Lok Virsa Promotes Ethnic Wedding Costumes Of Pakistan
Chand Sahkeel 2 years ago Thu 10th January 2019 | 06:01 PM
The National Institute of Folk and Traditional Heritage (Lok Virsa) has created a new Diorama on "Ethnic Wedding Costumes of Pakistan (Women)" depicting wedding/traditional costumes from all provinces, Gilgit-Baltistan and Kashmir
The diorama was inaugurated here Thursday at Heritage Museum in a colorful ceremony featuring a specially produced "Traditional/Wedding Costumes Show" presented by male and female models on ramp on the beautiful tunes of the popular folk musical instruments (Rabab, Santoor, Alghoza, Dandung, Saroz, Flute, etc.). Live folk musical performances by folk artistes and folk musicians also mesmerized the audience.
Speaking on the occasion, Additional Secretary, Ministry of Information and Broadcasting, Zahida Parveen said that costumes and jewelry have a unique place in cultural heritage as they not only reflect the identity of a culture but also have historical influence.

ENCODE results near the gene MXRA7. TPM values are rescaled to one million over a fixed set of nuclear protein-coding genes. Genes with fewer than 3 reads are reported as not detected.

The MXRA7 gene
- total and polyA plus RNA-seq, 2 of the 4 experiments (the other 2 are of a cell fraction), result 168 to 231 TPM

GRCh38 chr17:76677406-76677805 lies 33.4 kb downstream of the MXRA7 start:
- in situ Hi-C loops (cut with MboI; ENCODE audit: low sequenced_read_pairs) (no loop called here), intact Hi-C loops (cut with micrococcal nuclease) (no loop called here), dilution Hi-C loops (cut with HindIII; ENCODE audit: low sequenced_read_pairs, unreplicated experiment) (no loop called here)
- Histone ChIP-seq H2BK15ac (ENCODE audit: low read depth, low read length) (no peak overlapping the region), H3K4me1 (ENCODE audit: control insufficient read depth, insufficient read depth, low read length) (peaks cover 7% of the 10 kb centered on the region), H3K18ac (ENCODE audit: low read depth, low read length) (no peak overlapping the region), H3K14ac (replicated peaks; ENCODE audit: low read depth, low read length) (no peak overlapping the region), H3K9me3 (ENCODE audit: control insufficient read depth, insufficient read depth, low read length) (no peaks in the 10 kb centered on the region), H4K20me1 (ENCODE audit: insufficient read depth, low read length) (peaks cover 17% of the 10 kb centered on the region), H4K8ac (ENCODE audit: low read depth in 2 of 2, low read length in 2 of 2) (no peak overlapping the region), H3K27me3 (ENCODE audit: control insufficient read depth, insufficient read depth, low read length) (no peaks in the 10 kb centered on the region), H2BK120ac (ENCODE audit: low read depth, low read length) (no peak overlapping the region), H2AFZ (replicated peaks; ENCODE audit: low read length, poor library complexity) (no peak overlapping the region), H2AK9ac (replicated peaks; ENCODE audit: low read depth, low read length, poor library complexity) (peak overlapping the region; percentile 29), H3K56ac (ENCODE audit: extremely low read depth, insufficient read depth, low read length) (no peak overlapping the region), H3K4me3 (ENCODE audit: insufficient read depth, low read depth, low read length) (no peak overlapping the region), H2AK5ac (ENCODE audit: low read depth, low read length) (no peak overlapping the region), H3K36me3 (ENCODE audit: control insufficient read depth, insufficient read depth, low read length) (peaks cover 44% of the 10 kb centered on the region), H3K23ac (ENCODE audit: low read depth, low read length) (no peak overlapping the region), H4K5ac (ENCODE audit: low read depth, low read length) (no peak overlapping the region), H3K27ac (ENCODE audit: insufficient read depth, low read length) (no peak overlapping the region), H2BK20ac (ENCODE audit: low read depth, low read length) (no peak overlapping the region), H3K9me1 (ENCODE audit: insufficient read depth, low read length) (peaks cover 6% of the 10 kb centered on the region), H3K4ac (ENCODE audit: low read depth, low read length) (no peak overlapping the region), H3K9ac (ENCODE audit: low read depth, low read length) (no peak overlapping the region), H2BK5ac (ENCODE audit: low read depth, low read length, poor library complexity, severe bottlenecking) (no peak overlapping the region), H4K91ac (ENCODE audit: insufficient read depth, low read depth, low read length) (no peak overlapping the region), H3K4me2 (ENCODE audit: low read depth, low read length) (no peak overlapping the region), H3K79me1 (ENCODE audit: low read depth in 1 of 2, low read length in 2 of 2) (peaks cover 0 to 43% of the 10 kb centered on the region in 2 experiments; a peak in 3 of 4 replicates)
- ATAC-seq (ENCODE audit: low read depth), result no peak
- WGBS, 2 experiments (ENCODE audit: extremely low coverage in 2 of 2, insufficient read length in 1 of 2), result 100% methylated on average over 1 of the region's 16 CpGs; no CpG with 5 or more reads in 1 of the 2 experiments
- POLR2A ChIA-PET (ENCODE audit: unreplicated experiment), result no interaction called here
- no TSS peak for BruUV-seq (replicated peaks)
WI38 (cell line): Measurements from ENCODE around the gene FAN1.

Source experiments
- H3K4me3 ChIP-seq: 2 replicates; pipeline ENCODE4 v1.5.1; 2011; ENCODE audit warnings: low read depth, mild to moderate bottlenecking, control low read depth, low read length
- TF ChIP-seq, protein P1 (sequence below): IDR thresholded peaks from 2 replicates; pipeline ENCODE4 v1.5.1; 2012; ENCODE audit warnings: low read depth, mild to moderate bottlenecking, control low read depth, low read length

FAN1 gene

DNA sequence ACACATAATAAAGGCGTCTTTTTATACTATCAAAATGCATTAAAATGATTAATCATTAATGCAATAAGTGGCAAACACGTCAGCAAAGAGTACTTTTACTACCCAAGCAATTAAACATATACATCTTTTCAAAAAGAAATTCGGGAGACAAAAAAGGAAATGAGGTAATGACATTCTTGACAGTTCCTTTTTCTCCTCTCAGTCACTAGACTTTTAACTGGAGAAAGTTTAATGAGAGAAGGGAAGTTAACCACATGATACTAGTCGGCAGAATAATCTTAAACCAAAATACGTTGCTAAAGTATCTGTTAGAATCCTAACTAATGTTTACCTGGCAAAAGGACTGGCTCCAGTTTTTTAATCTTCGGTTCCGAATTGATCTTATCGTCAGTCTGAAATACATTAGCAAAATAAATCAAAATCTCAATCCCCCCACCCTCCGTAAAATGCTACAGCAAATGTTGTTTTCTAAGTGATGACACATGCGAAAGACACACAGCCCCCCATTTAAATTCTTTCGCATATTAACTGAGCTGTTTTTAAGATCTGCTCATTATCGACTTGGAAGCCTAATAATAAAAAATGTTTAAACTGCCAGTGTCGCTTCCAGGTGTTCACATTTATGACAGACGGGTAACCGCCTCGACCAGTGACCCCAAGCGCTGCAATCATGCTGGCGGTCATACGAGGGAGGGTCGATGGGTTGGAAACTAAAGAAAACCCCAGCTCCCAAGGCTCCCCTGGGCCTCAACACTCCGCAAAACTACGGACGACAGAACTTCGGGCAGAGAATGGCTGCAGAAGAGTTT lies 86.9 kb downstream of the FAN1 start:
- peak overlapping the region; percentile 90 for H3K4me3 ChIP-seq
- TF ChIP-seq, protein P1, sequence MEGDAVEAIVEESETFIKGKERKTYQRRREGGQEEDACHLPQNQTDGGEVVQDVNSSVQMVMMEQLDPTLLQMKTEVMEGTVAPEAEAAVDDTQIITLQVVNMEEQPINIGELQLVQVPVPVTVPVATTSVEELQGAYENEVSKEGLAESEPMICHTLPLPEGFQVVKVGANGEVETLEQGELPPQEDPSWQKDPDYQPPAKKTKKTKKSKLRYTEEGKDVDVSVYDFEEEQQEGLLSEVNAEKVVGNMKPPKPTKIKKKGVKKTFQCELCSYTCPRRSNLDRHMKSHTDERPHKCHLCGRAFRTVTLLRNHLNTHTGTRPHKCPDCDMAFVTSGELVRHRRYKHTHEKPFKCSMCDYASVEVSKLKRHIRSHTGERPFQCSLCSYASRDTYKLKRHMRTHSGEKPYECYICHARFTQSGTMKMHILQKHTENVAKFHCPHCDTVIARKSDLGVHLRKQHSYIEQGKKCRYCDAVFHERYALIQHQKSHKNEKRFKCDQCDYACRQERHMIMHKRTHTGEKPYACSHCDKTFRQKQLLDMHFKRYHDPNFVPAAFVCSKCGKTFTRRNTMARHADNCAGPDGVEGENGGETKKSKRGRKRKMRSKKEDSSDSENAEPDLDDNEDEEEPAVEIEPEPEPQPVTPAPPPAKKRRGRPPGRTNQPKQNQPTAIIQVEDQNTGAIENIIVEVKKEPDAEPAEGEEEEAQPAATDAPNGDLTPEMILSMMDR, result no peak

Lok Virsa is a specialized institution dealing with research, collection, documentation, preservation and dissemination of the Pakistan's traditional culture.
Established in the year 1974, the Institute has made notable achievements in the field of culture at home and abroad. These include establishment of the first ethnological museum in Pakistan, officially named as Pakistan National Museum of Ethnology and popularly known as "Heritage Museum".
The Museum depicts living cultural traditions and lifestyles of the people covering whole Pakistan including remote and far-flung areas, presented through three-dimensional creative manner.
The Museum has a covered area of 60,000 square feet which makes it the largest Museum in Pakistan. Besides documenting the indigenous folk heritage of Pakistan, the Museum also projects cultures of other friendly and brotherly countries that share similarities and influences with the culture of Pakistan including China, Iran, Turkey and Central Asian States through various link passages showcasing artifacts contributed by them.
The Museum is an important show-window on Pakistan's living culture which is frequented by around fifty thousand visitors a month. This includes VIP delegates, dignitaries, state guests, students, researchers and general public.
The improvement of the existing displays and the creation of new dioramas is an on-going process at the Museum, said the organizers.